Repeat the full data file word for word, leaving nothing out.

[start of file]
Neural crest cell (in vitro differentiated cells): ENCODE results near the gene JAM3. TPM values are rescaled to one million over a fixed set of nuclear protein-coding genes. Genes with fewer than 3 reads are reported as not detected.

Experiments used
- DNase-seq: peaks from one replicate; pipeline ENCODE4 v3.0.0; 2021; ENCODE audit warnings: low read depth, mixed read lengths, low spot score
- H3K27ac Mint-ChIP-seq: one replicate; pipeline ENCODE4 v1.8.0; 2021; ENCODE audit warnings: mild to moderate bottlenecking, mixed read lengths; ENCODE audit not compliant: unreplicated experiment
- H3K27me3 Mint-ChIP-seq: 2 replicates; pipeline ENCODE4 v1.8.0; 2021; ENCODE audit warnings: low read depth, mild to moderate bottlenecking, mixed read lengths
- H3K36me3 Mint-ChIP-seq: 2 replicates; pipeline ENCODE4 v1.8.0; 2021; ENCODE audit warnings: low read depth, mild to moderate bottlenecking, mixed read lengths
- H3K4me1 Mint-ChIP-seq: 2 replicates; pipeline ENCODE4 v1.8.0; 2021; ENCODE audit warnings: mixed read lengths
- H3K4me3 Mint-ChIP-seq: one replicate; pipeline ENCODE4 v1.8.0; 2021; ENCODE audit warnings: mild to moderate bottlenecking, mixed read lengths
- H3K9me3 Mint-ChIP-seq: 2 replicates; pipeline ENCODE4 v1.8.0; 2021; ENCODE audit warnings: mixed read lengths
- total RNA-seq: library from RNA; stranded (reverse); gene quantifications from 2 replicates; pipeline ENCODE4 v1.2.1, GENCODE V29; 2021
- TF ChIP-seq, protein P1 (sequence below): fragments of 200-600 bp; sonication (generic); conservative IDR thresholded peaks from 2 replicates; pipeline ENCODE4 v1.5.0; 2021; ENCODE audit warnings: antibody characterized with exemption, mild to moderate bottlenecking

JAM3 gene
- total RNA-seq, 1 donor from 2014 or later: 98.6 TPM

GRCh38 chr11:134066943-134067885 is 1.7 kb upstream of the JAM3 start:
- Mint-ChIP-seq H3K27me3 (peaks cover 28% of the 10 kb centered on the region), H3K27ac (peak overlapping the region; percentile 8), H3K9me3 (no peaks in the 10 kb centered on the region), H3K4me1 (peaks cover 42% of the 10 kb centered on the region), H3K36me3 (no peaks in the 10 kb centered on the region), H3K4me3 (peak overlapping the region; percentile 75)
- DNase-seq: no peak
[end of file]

Neural crest cell (in vitro differentiated cells): ENCODE results near the gene JAM3. TPM values are rescaled to one million over a fixed set of nuclear protein-coding genes. Genes with fewer than 3 reads are reported as not detected.

Experiments used
- DNase-seq: peaks from one replicate; pipeline ENCODE4 v3.0.0; 2021; ENCODE audit warnings: low read depth, mixed read lengths, low spot score
- H3K27ac Mint-ChIP-seq: one replicate; pipeline ENCODE4 v1.8.0; 2021; ENCODE audit warnings: mild to moderate bottlenecking, mixed read lengths; ENCODE audit not compliant: unreplicated experiment
- H3K27me3 Mint-ChIP-seq: 2 replicates; pipeline ENCODE4 v1.8.0; 2021; ENCODE audit warnings: low read depth, mild to moderate bottlenecking, mixed read lengths
- H3K36me3 Mint-ChIP-seq: 2 replicates; pipeline ENCODE4 v1.8.0; 2021; ENCODE audit warnings: low read depth, mild to moderate bottlenecking, mixed read lengths
- H3K4me1 Mint-ChIP-seq: 2 replicates; pipeline ENCODE4 v1.8.0; 2021; ENCODE audit warnings: mixed read lengths
- H3K4me3 Mint-ChIP-seq: one replicate; pipeline ENCODE4 v1.8.0; 2021; ENCODE audit warnings: mild to moderate bottlenecking, mixed read lengths
- H3K9me3 Mint-ChIP-seq: 2 replicates; pipeline ENCODE4 v1.8.0; 2021; ENCODE audit warnings: mixed read lengths
- total RNA-seq: library from RNA; stranded (reverse); gene quantifications from 2 replicates; pipeline ENCODE4 v1.2.1, GENCODE V29; 2021
- TF ChIP-seq, protein P1 (sequence below): fragments of 200-600 bp; sonication (generic); conservative IDR thresholded peaks from 2 replicates; pipeline ENCODE4 v1.5.0; 2021; ENCODE audit warnings: antibody characterized with exemption, mild to moderate bottlenecking

JAM3 gene
- total RNA-seq, 1 donor from 2014 or later: 98.6 TPM

GRCh38 chr11:134066943-134067885 is 1.7 kb upstream of the JAM3 start:
- Mint-ChIP-seq H3K27me3 (peaks cover 28% of the 10 kb centered on the region), H3K27ac (peak overlapping the region; percentile 8), H3K9me3 (no peaks in the 10 kb centered on the region), H3K4me1 (peaks cover 42% of the 10 kb centered on the region), H3K36me3 (no peaks in the 10 kb centered on the region), H3K4me3 (peak overlapping the region; percentile 75)
- DNase-seq: no peak